Geographic Information Systems Specialists

GIS is basically a computer system that can assemble, store, manipulate, and display geographically referenced information. GIS specialists use this computer technology to combine mapmaking techniques with massive databases. The data are cataloged according to location, stored in map form, and analyzed as though they were a map rather than a list. The databases might include physical geographic data, demographics, census information, or epidemiology. Environmental planning and natural resource management find GIS particularly useful, but the techniques are now being applied to a variety of disciplines, including scientific investigations, homeland defense, and crime analysis.

Planners and developers develop a detailed scheme for a project before any work is begun to make sure objectives are met, whether they are saving a wildlife habitat, putting a transportation system in place, or guiding a booming city's expansion. Such projects require an environmental impact statement documenting the effect of the project on the environment. GIS quickly integrates lots of different types of data so that planners can spend more of their time studying the data and developing solutions.

GIS can show two- or three-dimensional maps of a region's natural features; current land and water use; distribution of housing, recreational areas, industry, and other existing development; ownership patterns; demographics of current residents; and other information. GIS then might be used to simulate growth patterns for the area and try various development plans to anticipate and prevent adverse environmental impacts.

In natural resource management, research scientists use GIS as part of efforts to build understanding about the natural resources. For example, geologists and other research scientists for the U.S. Geological Survey gather and study data relating to coastal erosion and pollution, such as along the mid-Atlantic coast, Gulf Coast, and other areas, in order to help them learn how to stop the erosion. This data includes everything from the movement of sediment during storms to wind, wave, and weather patterns. Systems that allow the scientists to pull all the data together and analyze it in different ways are indispensable in such work.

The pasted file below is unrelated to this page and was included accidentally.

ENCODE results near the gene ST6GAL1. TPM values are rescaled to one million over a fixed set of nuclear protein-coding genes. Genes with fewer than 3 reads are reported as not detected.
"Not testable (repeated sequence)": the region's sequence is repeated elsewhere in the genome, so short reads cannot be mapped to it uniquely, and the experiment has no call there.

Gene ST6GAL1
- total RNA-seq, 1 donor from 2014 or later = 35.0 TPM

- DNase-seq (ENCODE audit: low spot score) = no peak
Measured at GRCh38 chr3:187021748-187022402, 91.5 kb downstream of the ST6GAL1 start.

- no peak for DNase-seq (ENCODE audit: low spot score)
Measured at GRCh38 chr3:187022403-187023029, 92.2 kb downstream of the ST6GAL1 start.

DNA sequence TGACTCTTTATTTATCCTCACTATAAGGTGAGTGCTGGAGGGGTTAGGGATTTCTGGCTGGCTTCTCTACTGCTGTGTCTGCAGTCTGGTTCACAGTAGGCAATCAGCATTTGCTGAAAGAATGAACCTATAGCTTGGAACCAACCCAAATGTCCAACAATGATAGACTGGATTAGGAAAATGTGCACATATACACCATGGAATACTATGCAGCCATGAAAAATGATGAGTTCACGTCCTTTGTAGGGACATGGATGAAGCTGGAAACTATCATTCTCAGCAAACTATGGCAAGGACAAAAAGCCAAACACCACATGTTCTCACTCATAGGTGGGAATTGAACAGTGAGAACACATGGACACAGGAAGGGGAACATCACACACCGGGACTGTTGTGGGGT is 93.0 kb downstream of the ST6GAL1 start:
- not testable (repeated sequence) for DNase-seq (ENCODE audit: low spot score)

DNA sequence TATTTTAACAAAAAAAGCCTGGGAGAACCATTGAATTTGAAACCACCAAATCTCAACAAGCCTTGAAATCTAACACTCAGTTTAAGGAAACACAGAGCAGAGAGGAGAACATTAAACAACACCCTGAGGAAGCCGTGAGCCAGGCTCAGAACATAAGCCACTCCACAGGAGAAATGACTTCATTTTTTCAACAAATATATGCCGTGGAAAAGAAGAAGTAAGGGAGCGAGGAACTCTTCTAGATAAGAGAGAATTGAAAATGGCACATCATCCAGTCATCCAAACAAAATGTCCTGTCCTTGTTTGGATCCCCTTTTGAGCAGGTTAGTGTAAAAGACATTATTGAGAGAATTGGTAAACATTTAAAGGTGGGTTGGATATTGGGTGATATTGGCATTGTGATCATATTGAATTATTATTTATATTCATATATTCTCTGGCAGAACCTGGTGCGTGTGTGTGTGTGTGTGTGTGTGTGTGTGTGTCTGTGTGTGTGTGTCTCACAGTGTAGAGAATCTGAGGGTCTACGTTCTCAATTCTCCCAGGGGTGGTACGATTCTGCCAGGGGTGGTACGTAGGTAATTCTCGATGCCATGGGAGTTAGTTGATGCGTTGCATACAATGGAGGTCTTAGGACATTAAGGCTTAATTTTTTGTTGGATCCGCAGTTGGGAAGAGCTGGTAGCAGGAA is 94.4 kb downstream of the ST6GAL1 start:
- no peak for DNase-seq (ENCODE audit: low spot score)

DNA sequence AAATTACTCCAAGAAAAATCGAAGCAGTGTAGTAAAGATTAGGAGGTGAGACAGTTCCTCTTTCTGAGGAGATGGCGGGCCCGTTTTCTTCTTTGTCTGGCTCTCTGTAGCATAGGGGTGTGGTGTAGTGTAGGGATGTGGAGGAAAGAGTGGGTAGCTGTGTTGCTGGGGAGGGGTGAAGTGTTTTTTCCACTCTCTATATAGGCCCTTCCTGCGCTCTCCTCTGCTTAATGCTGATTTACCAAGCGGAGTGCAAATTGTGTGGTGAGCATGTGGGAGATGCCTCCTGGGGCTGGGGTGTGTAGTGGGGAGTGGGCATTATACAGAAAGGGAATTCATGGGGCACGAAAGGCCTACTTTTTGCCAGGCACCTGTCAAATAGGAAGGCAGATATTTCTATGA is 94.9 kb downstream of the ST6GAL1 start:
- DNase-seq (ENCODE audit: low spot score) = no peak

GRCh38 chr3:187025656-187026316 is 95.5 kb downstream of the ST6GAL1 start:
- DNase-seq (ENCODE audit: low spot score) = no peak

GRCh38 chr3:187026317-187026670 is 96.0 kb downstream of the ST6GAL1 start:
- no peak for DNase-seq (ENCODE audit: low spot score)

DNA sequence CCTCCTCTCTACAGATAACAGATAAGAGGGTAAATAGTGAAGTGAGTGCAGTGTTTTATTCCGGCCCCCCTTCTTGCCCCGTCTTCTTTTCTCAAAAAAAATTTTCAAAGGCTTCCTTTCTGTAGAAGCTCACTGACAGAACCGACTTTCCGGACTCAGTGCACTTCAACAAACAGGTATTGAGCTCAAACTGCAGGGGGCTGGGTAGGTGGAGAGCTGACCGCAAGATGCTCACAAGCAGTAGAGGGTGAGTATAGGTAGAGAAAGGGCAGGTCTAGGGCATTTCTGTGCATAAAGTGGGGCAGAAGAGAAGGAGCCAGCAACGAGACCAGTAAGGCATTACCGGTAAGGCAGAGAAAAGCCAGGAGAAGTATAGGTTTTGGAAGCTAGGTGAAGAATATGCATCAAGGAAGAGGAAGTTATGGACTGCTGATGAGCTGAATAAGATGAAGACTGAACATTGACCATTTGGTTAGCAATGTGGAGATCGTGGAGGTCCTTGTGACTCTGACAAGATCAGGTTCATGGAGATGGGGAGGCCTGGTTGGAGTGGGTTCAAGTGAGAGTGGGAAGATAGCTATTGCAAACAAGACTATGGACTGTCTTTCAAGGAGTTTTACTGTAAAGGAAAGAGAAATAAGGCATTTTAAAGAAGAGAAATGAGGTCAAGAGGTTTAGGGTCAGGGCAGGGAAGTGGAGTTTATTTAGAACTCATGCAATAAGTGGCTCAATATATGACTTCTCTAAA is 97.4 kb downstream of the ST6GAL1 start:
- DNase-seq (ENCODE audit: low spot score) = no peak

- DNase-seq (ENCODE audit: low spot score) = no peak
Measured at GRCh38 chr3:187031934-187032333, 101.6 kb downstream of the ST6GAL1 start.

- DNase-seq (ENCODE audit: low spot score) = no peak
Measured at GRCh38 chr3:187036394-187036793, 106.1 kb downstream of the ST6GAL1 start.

GIS technology is also used frequently by geologists (especially those who work in the natural gas and oil exploration fields). GIS technology provides geologists with the ability to digitally map and interpret the features of a geologic site in three dimensions and present this information in a variety of formats on virtual globes (also known as geobrowsers and digital globes) such as Google Earth, Microsoft Virtual Earth, and NASA World Wind. Interactive geologic maps built within the Google Earth environment allow users to independently view individual map components (units, faults, etc.), data points, and sample locations with associated metadata (orientation measurements, small-scale structures, outcrop photos, etc.), and related components, like cross sections. Information can be inputted from site visits, existing maps, aerial photographs, on-site photographs, satellite images, and Global Positioning Satellite (GPS) data. Exact coordinates are then created on the map; this is called georeferencing. 

GIS specialists are computer experts. Digitizers are entry-level GIS workers with little experience. They convert hard copy maps to digital formats. GIS technicians have more experience with GIS software, such as ArcView and ArcInfo, and do mapmaking (cartographic output) and data manipulation. They are able to do some basic computer programming. GIS analysts perform more complex analysis and relational database management, and they have more programming experience. Most GIS software is designed to allow specialists to customize it using object-oriented programming languages, such as Visual Basic. Geographic information officers are GIS specialists who manage, plan, and develop strategies relating to GIS technology at the institutional level.

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